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  • Farmers are invited to participate in University of Missouri Extension’s 2017 Strip Trial Program, which focuses on cover crops and other agronomic comparisons.

    The trial consists of multiple long strips laid out side by side in a field. Researchers and growers compare different management practices on each strip, using in-season aerial imagery and GPS-referenced yield monitor data to compare different cover crop treatments.

    MU conducted strip trials at 40 locations last year. This year, cover crop trials will focus on yield impact to corn and soybean, optimum termination dates, ILevo soybean treatment, fine-tuning phosphorus requirements and optimum nitrogen timing for corn.

    Farmers use their own equipment or that of their commercial applicator and work with their choice of an MU Extension specialist or other crop consultant to guide them through the process. At the end of the season, growers receive personalized, confidential evaluations of their trial. They also have access to aggregated results from trials in their area and statewide.

    The grower-based program helps farmers and crop advisers compare on-farm management decisions and practices in a low-cost, low-risk setting, said Greg Luce, MU Extension corn specialist and research director for the Missouri Soybean Association and the Missouri Soybean Merchandising Council. He said strip trial research can help answer questions such as when growers should terminate cover crops for best results, whether erosion control or long-term soil health is the biggest benefit of cover crops, and whether cover crops are giving up nitrogen or tying it up in the soil.

    Visit striptrial.missouri.edu or contact Luce at This email address is being protected from spambots. You need JavaScript enabled to view it. or 573-473-7079 for more information.

  • Missouri Department of Conservation wildlife biologists on the feral hog strike team have tallied up numbers for 2016. The year yielded a total of 5,358 feral hogs removed by MDC, partner agencies and private landowners, a significant increase over 2015 when 3,649 feral hogs were removed from the landscape. 

    Some attributing factors in the increase include MDC’s “Report, don’t shoot” message encouraging trapping (see April 2016 Today’s Farmer), banning hog hunting on conservation areas and a strong public awareness campaign.

    Some 2,941 feral hogs were trapped in southeast Missouri, which is where the highest density of feral hogs occurs. The Ozark region trapped 1,293, while the Southwest region trapped 1,006 hogs. St. Louis, Central and Kansas City regions all trapped fewer than 100 feral hogs each.

    Alan Leary, MDC’s wildlife management coordinator and leader of its feral hog eradication efforts, said the immediate goal is to keep feral hogs from spreading to northern regions of the state while working to eliminate the population altogether. Feral hogs are a serious threat to fish, forests and wildlife as well as agricultural resources. Economic losses resulting from feral hog damage in the U.S. is estimated at greater than $1.5 billion per year.

    “We made significant progress in 2016,” said Leary. “The key to eradicating these destructive, invasive pests is cooperation with private landowners and partners in efforts to report hog sightings, continue trapping and deter hog hunting and the illegal release of hogs.”

    In 2016, MDC partnered with other conservation groups, agriculture organizations and the Missouri Conservation Heritage Foundation to provide the state’s feral hog strike team with more trapping equipment for use on both private and public land and to fund public education efforts on the dangers of feral hogs.

    MDC also increased communication efforts with a campaign featuring private landowners who suffered hog damage and are working with MDC and USDA to eradicate feral hogs.

    Visit mdc.mo.gov/feralhog to report feral hog sightings or damage.

  • Farmers and agricultural organizations across the nation have applauded President Trump’s executive order that reverses the EPA’s “Waters of the United States” rule, which gave the agency virtually limitless authority to regulate water on private land.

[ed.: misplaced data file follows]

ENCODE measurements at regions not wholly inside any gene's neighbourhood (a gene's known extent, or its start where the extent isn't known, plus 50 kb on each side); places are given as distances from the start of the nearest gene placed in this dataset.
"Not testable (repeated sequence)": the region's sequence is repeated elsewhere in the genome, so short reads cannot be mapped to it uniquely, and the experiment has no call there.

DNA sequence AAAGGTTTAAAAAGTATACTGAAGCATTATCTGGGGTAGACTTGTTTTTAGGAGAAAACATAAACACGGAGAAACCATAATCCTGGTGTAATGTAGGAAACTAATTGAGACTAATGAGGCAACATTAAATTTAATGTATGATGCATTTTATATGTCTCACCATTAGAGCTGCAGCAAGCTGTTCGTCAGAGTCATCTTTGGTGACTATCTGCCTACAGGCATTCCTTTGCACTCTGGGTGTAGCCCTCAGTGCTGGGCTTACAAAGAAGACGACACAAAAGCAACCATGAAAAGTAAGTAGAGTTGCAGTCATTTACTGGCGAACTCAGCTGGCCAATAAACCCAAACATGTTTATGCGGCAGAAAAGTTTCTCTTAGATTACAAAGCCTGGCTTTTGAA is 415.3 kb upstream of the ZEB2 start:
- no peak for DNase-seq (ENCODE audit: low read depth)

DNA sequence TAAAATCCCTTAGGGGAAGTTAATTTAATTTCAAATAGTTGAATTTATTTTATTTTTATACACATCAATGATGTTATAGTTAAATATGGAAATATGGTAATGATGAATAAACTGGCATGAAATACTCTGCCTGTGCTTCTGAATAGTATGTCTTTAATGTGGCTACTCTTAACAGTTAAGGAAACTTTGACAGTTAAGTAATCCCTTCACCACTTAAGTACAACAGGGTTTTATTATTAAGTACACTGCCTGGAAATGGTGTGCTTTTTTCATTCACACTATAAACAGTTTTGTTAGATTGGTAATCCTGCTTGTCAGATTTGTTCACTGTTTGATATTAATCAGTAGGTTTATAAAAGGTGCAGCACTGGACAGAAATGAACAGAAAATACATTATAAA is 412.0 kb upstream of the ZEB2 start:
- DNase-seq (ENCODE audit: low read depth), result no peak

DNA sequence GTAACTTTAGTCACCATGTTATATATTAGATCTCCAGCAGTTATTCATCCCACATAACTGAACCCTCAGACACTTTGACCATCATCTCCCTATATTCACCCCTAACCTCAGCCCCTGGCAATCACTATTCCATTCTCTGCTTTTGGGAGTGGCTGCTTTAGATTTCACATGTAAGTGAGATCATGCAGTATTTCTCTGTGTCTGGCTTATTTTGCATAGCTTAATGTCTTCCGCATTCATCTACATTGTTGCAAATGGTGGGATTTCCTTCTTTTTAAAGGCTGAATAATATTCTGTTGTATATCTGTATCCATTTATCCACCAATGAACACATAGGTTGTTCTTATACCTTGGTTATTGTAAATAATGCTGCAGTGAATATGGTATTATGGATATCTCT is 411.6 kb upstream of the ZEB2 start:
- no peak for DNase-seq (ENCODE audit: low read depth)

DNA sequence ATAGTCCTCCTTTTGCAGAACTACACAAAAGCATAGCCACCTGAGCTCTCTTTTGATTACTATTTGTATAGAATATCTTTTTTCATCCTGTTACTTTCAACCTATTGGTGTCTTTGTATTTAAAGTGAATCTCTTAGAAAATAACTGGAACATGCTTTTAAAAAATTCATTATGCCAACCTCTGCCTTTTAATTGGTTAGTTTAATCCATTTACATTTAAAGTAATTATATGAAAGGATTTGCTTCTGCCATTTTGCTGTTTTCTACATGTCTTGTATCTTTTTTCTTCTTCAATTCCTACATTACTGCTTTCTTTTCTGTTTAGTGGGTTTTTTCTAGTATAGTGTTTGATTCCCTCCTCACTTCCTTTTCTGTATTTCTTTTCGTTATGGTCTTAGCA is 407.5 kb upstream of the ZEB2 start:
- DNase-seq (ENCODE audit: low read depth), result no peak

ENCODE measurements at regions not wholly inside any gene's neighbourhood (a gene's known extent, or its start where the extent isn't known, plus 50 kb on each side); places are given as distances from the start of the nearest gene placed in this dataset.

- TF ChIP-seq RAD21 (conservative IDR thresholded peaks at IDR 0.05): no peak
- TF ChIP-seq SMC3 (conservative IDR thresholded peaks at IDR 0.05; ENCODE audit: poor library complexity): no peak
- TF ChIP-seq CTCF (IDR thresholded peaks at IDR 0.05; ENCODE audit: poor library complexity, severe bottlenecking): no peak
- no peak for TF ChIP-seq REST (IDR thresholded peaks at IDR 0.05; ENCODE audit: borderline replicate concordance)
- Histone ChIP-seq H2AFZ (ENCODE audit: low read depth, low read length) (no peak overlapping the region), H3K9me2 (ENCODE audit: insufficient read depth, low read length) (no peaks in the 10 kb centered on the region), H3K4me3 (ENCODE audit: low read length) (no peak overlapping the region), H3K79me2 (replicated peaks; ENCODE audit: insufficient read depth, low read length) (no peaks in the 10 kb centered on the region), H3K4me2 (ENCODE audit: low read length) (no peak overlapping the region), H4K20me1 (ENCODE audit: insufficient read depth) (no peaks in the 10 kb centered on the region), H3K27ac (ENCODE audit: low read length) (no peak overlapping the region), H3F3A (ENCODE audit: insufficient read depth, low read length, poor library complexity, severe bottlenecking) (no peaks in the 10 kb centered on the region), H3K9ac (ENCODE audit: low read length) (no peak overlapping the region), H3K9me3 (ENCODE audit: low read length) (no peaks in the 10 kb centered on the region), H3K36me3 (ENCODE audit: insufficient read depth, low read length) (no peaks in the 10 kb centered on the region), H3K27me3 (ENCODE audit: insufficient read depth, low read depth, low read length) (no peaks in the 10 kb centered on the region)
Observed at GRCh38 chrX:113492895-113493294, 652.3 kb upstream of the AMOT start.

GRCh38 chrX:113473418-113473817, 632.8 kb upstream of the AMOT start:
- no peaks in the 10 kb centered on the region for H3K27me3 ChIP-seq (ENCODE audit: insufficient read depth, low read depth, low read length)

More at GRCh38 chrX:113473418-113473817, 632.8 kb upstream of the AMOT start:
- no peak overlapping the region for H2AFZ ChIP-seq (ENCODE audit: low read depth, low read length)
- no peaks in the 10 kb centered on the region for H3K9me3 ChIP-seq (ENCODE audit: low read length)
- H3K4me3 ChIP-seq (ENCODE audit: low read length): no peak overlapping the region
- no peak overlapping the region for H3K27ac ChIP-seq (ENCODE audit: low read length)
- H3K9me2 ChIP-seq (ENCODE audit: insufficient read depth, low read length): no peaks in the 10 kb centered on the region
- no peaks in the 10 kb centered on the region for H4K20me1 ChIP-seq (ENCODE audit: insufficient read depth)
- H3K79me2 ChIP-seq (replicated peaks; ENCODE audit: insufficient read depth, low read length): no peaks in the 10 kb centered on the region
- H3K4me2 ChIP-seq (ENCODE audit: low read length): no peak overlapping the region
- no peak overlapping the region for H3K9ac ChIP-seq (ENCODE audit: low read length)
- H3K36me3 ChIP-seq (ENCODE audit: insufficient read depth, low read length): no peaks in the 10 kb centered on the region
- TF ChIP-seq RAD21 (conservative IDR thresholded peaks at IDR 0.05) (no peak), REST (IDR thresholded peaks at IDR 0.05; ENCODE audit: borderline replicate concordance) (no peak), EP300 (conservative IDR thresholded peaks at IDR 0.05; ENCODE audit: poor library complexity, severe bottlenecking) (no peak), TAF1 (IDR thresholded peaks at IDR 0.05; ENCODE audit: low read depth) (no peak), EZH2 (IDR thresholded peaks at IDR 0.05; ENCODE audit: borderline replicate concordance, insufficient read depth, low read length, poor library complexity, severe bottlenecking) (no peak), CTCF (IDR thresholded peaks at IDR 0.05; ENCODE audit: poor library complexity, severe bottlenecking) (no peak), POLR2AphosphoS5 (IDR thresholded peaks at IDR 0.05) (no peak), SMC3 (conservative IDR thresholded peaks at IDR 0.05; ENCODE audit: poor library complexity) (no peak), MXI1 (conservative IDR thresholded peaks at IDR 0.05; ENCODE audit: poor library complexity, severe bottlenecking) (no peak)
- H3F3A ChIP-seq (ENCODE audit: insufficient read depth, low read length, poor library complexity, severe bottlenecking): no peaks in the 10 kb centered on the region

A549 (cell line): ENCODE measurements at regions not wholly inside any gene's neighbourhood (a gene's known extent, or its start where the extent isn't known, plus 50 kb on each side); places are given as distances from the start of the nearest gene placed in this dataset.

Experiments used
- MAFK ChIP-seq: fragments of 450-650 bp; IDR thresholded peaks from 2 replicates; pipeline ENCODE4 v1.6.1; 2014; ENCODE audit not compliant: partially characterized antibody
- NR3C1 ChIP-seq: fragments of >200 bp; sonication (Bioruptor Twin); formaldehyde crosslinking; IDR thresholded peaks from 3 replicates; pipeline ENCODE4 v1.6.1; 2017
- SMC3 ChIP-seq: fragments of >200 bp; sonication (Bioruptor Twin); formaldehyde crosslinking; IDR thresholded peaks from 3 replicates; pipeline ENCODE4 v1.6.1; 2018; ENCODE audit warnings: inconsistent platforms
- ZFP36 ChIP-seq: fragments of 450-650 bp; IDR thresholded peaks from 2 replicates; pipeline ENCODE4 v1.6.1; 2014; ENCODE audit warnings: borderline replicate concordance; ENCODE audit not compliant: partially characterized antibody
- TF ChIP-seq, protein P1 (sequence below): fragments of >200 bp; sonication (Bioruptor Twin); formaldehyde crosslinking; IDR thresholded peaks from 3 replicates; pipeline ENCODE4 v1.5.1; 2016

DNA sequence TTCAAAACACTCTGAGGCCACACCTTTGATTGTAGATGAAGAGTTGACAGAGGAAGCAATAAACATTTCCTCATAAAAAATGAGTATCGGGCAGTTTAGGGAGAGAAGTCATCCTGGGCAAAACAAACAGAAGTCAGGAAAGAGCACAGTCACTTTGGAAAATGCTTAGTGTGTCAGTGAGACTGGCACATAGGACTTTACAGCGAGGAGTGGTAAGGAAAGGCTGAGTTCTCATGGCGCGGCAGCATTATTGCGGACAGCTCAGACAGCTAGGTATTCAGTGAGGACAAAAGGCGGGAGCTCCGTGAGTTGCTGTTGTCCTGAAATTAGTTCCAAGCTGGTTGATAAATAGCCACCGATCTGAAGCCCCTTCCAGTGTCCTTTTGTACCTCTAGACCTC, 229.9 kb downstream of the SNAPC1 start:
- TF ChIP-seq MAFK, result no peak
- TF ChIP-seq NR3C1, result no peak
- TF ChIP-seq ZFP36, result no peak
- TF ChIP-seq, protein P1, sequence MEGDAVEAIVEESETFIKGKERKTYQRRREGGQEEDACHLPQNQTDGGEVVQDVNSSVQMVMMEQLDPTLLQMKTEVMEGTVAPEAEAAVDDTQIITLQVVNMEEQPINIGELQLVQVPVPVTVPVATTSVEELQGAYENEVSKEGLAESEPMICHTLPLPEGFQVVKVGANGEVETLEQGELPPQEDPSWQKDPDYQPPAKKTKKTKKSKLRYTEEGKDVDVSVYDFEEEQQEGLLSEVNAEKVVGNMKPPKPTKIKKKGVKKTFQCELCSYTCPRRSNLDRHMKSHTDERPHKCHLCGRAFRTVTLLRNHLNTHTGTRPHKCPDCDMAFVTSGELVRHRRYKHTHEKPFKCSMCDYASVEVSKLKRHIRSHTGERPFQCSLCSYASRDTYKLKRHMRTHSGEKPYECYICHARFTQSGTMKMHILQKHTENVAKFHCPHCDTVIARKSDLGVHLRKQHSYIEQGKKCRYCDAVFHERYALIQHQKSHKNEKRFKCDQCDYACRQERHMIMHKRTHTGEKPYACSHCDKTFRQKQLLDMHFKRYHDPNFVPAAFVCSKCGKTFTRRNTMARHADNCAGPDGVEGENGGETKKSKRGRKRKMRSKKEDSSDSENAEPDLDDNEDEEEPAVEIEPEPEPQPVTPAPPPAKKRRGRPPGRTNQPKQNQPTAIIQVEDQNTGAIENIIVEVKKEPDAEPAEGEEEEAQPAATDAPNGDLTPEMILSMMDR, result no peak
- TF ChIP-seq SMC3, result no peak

Introduced under President Obama in 2015, WOTUS expanded the EPA’s interpretation of the Clean Water Act to include not just “navigable waterways” but any water that might eventually flow into navigable waterways. Trump’s order asks the heads of the EPA and Army Corps of Engineers to publish a proposed rule rescinding or revising the rule for notice and comment—the first step in what is likely to be long administrative review process that many expect to end up at the Supreme Court.

    At a White House signing ceremony on Feb. 28, the president called the rule, which has never been implemented because of a series of lawsuits, “one of the worst examples of federal regulation.”

    “It’s been a disaster,” he went on, claiming that the EPA had decided it could regulate “nearly every puddle or every ditch on a farmer’s land or any place else that they decide.”

    Farmers and landowners have also criticized the rule, saying there are already too many government regulations that affect their businesses. And while changes won’t happen overnight, the agricultural industry is hoping that any revised rule will be transparent and fair for America’s farmers and ranchers.

    “The executive action taken by President Trump marks the beginning of the end of the Waters of the U.S. rule,” Missouri Farm Bureau President Blake Hurst said in a statement, pointing out that some 99 percent of Missouri land would be impacted by the rule. “The repeal of the rule shows the strength of the grassroots and the importance of people belonging to organizations where one voice can make a difference.”

  • FFA students from Missouri and Kansas who recently attended the Western Farm Show in Kansas City made a major contribution to the fight against hunger by collecting 5,958 canned goods and other non-perishable items in the show’s annual “Border War” Food Drive.

    Almost 3,400 FFA students – 65 chapters from Missouri and 10 from Kansas – brought their food collections to the 2017 Western Farm Show, which was held Feb. 24-26 at the American Royal. The food items were donated to Harvesters – The Community Food Network, based in Kansas City, and are expected to provide over 3,100 meals in the regional food bank’s service area that includes northwestern Missouri and northeastern Kansas.

    “We continue to be amazed at the generosity and commitment of the FFA chapters through this annual drive to fight hunger in our community,” said Katie Warning, Harvesters Food and Fund Drive Engagement Manager. “As always, we appreciate the Western Farm Show and Western Equipment Dealers Association’s support of Harvesters and the hungry in our community.”